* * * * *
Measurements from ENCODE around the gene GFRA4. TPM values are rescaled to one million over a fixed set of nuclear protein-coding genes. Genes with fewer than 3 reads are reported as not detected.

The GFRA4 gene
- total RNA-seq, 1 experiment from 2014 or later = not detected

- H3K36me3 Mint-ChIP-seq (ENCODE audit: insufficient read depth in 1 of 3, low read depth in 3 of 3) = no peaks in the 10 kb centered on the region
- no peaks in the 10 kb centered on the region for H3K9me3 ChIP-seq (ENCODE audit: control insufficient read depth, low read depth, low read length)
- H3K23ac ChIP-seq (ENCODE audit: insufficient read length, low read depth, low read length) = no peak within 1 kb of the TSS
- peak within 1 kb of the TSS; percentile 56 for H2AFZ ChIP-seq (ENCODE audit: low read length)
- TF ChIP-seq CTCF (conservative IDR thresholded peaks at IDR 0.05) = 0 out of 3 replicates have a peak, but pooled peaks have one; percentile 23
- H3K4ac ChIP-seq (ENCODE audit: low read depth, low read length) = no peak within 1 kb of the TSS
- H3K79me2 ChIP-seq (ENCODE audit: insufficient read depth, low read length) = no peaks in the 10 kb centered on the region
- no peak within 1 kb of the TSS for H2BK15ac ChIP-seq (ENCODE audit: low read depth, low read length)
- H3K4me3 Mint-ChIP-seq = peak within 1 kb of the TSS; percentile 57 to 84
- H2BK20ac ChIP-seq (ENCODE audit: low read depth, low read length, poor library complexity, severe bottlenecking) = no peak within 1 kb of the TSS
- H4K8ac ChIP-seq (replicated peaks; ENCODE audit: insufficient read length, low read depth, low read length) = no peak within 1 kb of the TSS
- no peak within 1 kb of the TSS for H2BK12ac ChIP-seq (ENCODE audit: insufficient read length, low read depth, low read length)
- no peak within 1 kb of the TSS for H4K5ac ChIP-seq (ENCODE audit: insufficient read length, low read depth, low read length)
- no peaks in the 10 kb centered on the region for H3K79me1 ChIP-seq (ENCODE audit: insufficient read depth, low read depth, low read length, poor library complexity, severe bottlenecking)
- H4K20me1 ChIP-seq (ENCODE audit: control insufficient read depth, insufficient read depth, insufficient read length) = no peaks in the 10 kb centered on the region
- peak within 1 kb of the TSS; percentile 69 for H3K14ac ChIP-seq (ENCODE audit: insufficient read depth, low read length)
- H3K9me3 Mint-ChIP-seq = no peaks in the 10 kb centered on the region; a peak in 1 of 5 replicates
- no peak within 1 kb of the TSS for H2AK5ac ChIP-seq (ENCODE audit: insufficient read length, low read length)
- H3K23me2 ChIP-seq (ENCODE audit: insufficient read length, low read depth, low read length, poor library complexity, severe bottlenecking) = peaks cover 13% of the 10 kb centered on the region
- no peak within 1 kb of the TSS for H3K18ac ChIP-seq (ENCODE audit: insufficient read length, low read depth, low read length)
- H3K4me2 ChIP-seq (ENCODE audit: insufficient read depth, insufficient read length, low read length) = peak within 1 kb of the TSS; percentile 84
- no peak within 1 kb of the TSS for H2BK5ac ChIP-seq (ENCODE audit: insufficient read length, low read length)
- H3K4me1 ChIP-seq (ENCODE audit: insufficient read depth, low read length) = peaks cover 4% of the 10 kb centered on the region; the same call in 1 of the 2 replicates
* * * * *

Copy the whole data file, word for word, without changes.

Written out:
Measurements from ENCODE around the gene GFRA4. TPM values are rescaled to one million over a fixed set of nuclear protein-coding genes. Genes with fewer than 3 reads are reported as not detected.

The GFRA4 gene
- total RNA-seq, 1 experiment from 2014 or later = not detected

- H3K36me3 Mint-ChIP-seq (ENCODE audit: insufficient read depth in 1 of 3, low read depth in 3 of 3) = no peaks in the 10 kb centered on the region
- no peaks in the 10 kb centered on the region for H3K9me3 ChIP-seq (ENCODE audit: control insufficient read depth, low read depth, low read length)
- H3K23ac ChIP-seq (ENCODE audit: insufficient read length, low read depth, low read length) = no peak within 1 kb of the TSS
- peak within 1 kb of the TSS; percentile 56 for H2AFZ ChIP-seq (ENCODE audit: low read length)
- TF ChIP-seq CTCF (conservative IDR thresholded peaks at IDR 0.05) = 0 out of 3 replicates have a peak, but pooled peaks have one; percentile 23
- H3K4ac ChIP-seq (ENCODE audit: low read depth, low read length) = no peak within 1 kb of the TSS
- H3K79me2 ChIP-seq (ENCODE audit: insufficient read depth, low read length) = no peaks in the 10 kb centered on the region
- no peak within 1 kb of the TSS for H2BK15ac ChIP-seq (ENCODE audit: low read depth, low read length)
- H3K4me3 Mint-ChIP-seq = peak within 1 kb of the TSS; percentile 57 to 84
- H2BK20ac ChIP-seq (ENCODE audit: low read depth, low read length, poor library complexity, severe bottlenecking) = no peak within 1 kb of the TSS
- H4K8ac ChIP-seq (replicated peaks; ENCODE audit: insufficient read length, low read depth, low read length) = no peak within 1 kb of the TSS
- no peak within 1 kb of the TSS for H2BK12ac ChIP-seq (ENCODE audit: insufficient read length, low read depth, low read length)
- no peak within 1 kb of the TSS for H4K5ac ChIP-seq (ENCODE audit: insufficient read length, low read depth, low read length)
- no peaks in the 10 kb centered on the region for H3K79me1 ChIP-seq (ENCODE audit: insufficient read depth, low read depth, low read length, poor library complexity, severe bottlenecking)
- H4K20me1 ChIP-seq (ENCODE audit: control insufficient read depth, insufficient read depth, insufficient read length) = no peaks in the 10 kb centered on the region
- peak within 1 kb of the TSS; percentile 69 for H3K14ac ChIP-seq (ENCODE audit: insufficient read depth, low read length)
- H3K9me3 Mint-ChIP-seq = no peaks in the 10 kb centered on the region; a peak in 1 of 5 replicates
- no peak within 1 kb of the TSS for H2AK5ac ChIP-seq (ENCODE audit: insufficient read length, low read length)
- H3K23me2 ChIP-seq (ENCODE audit: insufficient read length, low read depth, low read length, poor library complexity, severe bottlenecking) = peaks cover 13% of the 10 kb centered on the region
- no peak within 1 kb of the TSS for H3K18ac ChIP-seq (ENCODE audit: insufficient read length, low read depth, low read length)
- H3K4me2 ChIP-seq (ENCODE audit: insufficient read depth, insufficient read length, low read length) = peak within 1 kb of the TSS; percentile 84
- no peak within 1 kb of the TSS for H2BK5ac ChIP-seq (ENCODE audit: insufficient read length, low read length)
- H3K4me1 ChIP-seq (ENCODE audit: insufficient read depth, low read length) = peaks cover 4% of the 10 kb centered on the region; the same call in 1 of the 2 replicates